We follow the algorithm given in Hassard et al. [40] and use the mathematical calculation of [41] to obtain Hopfbifurcation properties. Thus, we find
where
\(O_{11}=L_{2000}+\beta _{0}L_{1001}\),
\(O_{12}=2L_{2000}+2Re(\beta _{0})L_{1001}\),
\(O_{13}=L_{2000}+\overline{\beta }_{0}L_{1001}\),
and
We also calculate the following values
Since, we have
The following coefficients have been examined from (5.5) and (5.6) as
Since, \(O_{14}\), \(O_{24}\), and \(O_{34}\) are contained in \(h_{21}\), and they are containing \(Y_{20}\) and \(Y_{11}\), so we still need to compute \(Y_{20}^{l}(\beta )\) and \(W_{11}^{l}(\beta )\) for \(l=1,2,3\). After straightforward calculation, we get the value as
where \(I_{1}=(I^{(1)}_{1},I^{(2)}_{1},I^{(3)}_{1})^{T}\in \mathbb {R}^{3}\) and \(I_{2}=(I^{(1)}_{2},I^{(2)}_{2},I^{(3)}_{2})^{T}\in \mathbb {R}^{3}\) are integral constant, which are examined in Table 2 given below.
Thus, \(h_{21}\) can be determined and expressed by the delay parameters \(\tau _{10}'\) and \(\tau _{2}^{*}\), and the standard results have been calculated as given below:
The above values provides a detail explanation of bifurcating oscillating solution at the critical value \(\tau _{10}'\) of time delay in the center manifold of the system (2.1). The results can be stated as:
Theorem 5
In the neighborhood of \(\mu =0\), the following conditions hold:

(1)
The Hopfbifurcation is supercritical if \(\mu _{2}>0\), and subcritical if \(\mu _{2}<0\).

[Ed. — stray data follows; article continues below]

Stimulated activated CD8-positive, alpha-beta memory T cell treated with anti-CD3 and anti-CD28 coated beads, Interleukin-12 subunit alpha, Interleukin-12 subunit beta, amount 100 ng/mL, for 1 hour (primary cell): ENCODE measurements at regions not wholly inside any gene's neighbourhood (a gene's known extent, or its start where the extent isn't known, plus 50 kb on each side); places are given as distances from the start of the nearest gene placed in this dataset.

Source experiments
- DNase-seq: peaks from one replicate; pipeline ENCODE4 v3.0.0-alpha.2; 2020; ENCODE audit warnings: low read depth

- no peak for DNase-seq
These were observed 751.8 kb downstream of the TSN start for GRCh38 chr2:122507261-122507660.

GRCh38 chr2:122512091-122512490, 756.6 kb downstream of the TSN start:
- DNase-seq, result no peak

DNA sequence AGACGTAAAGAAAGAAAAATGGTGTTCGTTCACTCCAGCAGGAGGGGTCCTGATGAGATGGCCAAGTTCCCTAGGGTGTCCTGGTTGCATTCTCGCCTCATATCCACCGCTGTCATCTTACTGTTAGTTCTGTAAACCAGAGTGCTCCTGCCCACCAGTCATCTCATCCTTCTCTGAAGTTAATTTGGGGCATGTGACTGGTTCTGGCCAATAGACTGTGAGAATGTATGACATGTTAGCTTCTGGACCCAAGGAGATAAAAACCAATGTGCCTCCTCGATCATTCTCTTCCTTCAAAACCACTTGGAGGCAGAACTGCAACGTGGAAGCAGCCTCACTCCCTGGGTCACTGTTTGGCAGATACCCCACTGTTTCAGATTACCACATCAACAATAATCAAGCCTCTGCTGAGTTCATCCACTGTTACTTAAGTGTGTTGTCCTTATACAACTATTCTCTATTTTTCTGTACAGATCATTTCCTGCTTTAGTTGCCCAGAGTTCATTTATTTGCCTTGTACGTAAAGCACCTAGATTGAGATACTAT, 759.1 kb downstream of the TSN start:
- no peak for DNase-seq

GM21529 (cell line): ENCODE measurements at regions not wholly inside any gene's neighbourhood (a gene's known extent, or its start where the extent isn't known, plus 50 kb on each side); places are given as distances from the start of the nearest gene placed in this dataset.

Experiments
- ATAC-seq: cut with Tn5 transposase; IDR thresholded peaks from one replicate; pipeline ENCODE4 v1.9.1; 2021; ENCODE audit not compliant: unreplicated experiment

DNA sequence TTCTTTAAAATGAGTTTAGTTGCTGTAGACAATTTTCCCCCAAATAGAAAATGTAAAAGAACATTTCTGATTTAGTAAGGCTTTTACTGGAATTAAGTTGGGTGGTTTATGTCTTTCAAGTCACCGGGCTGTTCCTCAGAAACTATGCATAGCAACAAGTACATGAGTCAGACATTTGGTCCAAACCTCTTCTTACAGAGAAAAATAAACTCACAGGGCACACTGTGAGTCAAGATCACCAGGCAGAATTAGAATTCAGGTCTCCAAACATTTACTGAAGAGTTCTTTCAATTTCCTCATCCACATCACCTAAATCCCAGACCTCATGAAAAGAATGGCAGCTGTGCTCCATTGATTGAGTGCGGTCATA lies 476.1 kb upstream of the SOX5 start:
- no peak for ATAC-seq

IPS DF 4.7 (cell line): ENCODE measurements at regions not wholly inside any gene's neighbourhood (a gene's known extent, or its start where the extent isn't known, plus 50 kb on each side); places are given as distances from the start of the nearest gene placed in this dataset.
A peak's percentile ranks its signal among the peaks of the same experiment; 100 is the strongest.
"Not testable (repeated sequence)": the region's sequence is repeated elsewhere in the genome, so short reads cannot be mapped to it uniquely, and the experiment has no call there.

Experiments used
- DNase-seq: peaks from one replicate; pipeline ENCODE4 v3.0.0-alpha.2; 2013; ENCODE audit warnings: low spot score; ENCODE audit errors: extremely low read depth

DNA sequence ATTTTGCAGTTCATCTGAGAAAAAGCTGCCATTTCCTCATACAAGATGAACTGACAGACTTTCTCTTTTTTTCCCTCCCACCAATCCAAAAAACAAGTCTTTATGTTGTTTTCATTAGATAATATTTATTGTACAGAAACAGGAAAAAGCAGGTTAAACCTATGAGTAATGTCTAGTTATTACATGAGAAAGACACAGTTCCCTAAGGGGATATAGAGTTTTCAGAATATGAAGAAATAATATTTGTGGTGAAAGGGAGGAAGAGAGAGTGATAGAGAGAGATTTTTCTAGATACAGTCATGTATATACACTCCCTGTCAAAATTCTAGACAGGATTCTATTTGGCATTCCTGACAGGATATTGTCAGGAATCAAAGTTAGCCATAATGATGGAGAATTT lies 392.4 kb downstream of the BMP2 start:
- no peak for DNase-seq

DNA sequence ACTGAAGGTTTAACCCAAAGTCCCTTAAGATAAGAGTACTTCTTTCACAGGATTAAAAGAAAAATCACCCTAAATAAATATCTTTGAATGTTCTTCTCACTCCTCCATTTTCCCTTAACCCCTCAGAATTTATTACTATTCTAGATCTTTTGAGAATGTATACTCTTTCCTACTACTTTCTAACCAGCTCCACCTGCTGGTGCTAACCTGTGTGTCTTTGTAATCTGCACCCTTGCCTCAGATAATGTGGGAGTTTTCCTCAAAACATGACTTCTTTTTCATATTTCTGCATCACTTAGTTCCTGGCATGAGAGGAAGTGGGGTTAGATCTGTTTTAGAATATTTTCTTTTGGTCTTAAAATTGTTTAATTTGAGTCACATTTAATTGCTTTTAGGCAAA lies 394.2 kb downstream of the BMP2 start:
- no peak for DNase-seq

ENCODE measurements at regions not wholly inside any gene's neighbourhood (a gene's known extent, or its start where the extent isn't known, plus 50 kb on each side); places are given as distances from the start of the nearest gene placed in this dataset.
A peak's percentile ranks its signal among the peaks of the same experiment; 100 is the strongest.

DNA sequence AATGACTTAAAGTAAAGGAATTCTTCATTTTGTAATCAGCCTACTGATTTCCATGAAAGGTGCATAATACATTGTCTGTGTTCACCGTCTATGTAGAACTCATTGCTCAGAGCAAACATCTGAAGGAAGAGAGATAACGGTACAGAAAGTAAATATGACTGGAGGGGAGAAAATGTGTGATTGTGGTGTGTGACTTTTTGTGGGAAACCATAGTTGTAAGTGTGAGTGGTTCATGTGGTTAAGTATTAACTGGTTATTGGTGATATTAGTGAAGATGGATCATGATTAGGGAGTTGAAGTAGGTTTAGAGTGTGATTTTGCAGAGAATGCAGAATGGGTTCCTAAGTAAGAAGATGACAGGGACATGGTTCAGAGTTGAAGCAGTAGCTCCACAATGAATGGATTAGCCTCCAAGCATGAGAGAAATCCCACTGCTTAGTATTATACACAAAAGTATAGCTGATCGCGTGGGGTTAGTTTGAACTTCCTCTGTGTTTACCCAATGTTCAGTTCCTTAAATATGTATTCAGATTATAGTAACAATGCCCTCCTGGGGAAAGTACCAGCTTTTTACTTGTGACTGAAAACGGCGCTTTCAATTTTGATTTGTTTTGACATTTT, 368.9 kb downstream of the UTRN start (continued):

(2)
The bifurcated periodic solution is stable if \(\nu _{2}<0\), and unstable if \(\nu _{2}>0\).

(3)
The bifurcated periodic solution increases if \(T_{2}>0\), and decreases if \(T_{2}<0\).
6 Numerical analysis
We will demonstrate some simulation results in this section for graphical visualization of our analytical results using MATLAB software.
6.1 Delay free system
Case I: When \(\tau _{1},\tau _{2}=0\), then we have chosen the following set of parameter for the system (2.1):
with initial solutions \(U(0)=7\), \(V(0)=5\), \(W(0)=3\). For the parameters defined in (6.1), there exists a coexistence equilibrium point \(E_{3}(4.9872,3.0065,4.1004)\) such that the local stability conditions given in Sect. (4.1) are held, i.e. \(J_{1}=1.1771>0\), \(J_{2}=0.2905>0\), \(J_{3}=0.2898>0\), and \(J_{1}J_{2}J_{3}=0.0521>0\). Hence, the system is local asymptotically stable about \(E_{3}\) which is demonstrated in Fig. 1. From this figure, it is noted that the population densities fluctuate initially, and after some finite time, they settle down into a stable state at respective equilibrium. Next, in the bifurcation diagram Fig. 3, if we magnify predator’s cooperative strength m keeping other parameters exactly same as (6.1), then we see that as m increases the fluctuations of populations also increase and the system (2.1) enters into Hopf bifurcations at a Hopf point \(m=m^{*}=0.025\). Further increment in the strength of m takes the system towards an unstable dynamics for \(m>m^{*}\) with a limit cycle. Since, this limit cycle is stable and coexist with unstable equilibrium point, where the solution trajectories start from different initial conditions converge into a unique limit cycle (shown in black color in Fig. 2b). Therefore, the bifurcation occurs at \(m=m^{*}\) is a type of supercritical.